It was Saskatchewan’s NDP Premier Alan Blakeney who insisted that the Canadian Charter of Rights and Freedoms contain a provision that would allow elected officials to set aside judicial decisions regarding its import. To the relief of many and the regret of some, Canadian politicians, with the notable but increasingly historical exception of Quebec nationalists in the 1980s, have avoided availing themselves of section 33 of the Charter, known as the “notwithstanding clause.”
Now Saskatchewan is set to bring it out of the realm of constitutional curiosities into that of practical politics. It is wrong.
The occasion, perhaps the pretext, is a decision of Saskatchewan’s trial court holding that providing funds to Catholic schools (and to no others) to educate non-Catholic students is a violation of religious neutrality, and thus of the freedom of religion protected by the Charter. Although Saskatchewan, along with some other provinces, is constitutionally required to fund the education of Catholics in “separate” schools, this requirement cannot justify giving these schools the privilege of educating nonmembers of their community at public expense.
In my view, the trial court’s decision is quite obviously correct in law. Of course, the provision of such funding does not compel anyone to become Catholic, or prevent them from practicing their own religion. But that is not all that the Charter requires. In a case involving municipal officials engaging in theistic, although purportedly nondenominational, prayer, the Supreme Court held that this form of privileging belief over nonbelief breached the state’s duty to remain neutral in matters of religion. If, as the Supreme Court found, the government cannot provide even symbolic support to religion generally, then surely it cannot provide material support to one religious group over others.
The government of Saskatchewan has not argued that the Court misunderstood the meaning of religious freedom and neutrality. Rather, in a statement explaining why it wants to override the Court’s decision and continue privileging Catholic schools, it has invoked “school choice” as the reason to give non-Catholics access to Catholic schools. This is rank hypocrisy. Never mind that insufficient funding by the government denied the students of the school at the heart of the Court case their first choice, to attend a public school in their village rather than one miles away. If school choice mattered in Saskatchewan, then surely non-Muslims who might want to educate their children in a Muslim school at public expense, or non-Jews who might prefer a Jewish one, would get the same options as non-Catholics who prefer Catholic education. So, for that matter, would those who would rather send their children to a secular alternative to the public schools.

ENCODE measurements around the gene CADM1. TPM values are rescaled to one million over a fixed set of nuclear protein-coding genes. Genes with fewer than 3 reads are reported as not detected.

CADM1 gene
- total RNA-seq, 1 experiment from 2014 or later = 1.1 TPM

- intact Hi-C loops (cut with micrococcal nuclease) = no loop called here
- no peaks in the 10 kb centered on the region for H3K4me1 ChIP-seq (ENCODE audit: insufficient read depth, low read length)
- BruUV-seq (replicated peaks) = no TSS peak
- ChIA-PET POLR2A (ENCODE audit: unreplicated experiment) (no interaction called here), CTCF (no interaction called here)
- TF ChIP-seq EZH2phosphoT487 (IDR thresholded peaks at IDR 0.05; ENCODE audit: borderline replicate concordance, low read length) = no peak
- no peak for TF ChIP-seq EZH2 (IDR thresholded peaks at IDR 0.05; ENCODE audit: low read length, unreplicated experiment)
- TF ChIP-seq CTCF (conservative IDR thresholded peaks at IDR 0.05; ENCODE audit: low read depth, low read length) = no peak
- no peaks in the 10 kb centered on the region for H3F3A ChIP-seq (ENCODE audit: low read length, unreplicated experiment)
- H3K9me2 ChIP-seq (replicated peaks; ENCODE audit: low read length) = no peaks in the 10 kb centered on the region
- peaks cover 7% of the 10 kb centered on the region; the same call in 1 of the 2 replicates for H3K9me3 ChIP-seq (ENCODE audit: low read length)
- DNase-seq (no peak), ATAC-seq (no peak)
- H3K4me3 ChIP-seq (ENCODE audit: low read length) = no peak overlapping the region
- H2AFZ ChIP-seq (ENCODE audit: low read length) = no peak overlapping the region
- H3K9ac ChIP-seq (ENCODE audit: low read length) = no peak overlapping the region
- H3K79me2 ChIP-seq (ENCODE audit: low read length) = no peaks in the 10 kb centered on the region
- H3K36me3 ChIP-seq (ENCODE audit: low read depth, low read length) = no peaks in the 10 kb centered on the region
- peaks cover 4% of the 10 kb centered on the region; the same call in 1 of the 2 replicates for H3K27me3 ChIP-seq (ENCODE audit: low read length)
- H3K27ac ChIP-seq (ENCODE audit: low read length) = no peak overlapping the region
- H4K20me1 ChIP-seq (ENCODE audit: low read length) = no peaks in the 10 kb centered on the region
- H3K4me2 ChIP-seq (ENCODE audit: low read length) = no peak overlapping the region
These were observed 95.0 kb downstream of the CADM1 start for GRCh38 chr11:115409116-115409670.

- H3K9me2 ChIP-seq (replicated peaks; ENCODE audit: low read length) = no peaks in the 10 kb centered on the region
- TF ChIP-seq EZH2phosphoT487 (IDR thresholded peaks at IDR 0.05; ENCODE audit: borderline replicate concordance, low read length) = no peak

Of course, offering real school choice to everyone in Saskatchewan might be costly. (At present, the government only partially funds the cost of educating children in schools other than public or Catholic ones, and it does not fund these schools’ capital expenses.) But compliance with constitutional requirements is often expensive. Judges who can hold impartial and speedy trials are not free; nor are elections. Whether expense can ever justify limitations on constitutional rights is a difficult question; that it cannot always do so is not in doubt. In any case, there is an alternative, presumably a cheaper one: to educate every child, except the Catholics who are constitutionally entitled to a “separate” education, in public schools. That would, regrettably in my view, mean less choice. But it would also mean no government favouritism to one religious group―and that’s something on which the Constitution places a premium.
The Saskatchewan government’s unwarranted and hypocritical behaviour illustrates the fundamental problem with the notwithstanding clause. In theory, it could be a means for elected representatives of the people to express reasonable disagreement with the courts on difficult philosophical issues regarding the extent of constitutional rights, as well as policy questions about what kinds of limits on these rights might be unavoidable in a free and democratic society. In practice, if Saskatchewan succeeds at normalizing the use of the clause, governments will not engage in any serious deliberation about these issues. At best, they will resort to the clause to avoid the costs of carrying out their constitutional obligations. At worst, they will do it simply in order to appear “tough,” enacting policies both unnecessary and iniquitous in a race to the constitutional bottom.
The recent proposal by Lisa Raitt, a candidate for the leadership of the federal Conservative Party, to use the notwithstanding clause to prevent protests against the building of pipelines exemplifies the latter dynamic. So do calls by nationalist politicians (and legal academics) in Quebec to dispense with the right to be tried within a reasonable time. Alan Blakeney thought that enlightened politicians might need to overrule courts in order to preserve social programs from encroachments by judicial reactionaries. Instead, his toxic constitutional legacy is in danger of being used by unscrupulous populists to satiate the reactionary tendencies of the electorate. Voters should keep in mind that poison tends not to be as nutritious is it might seem.
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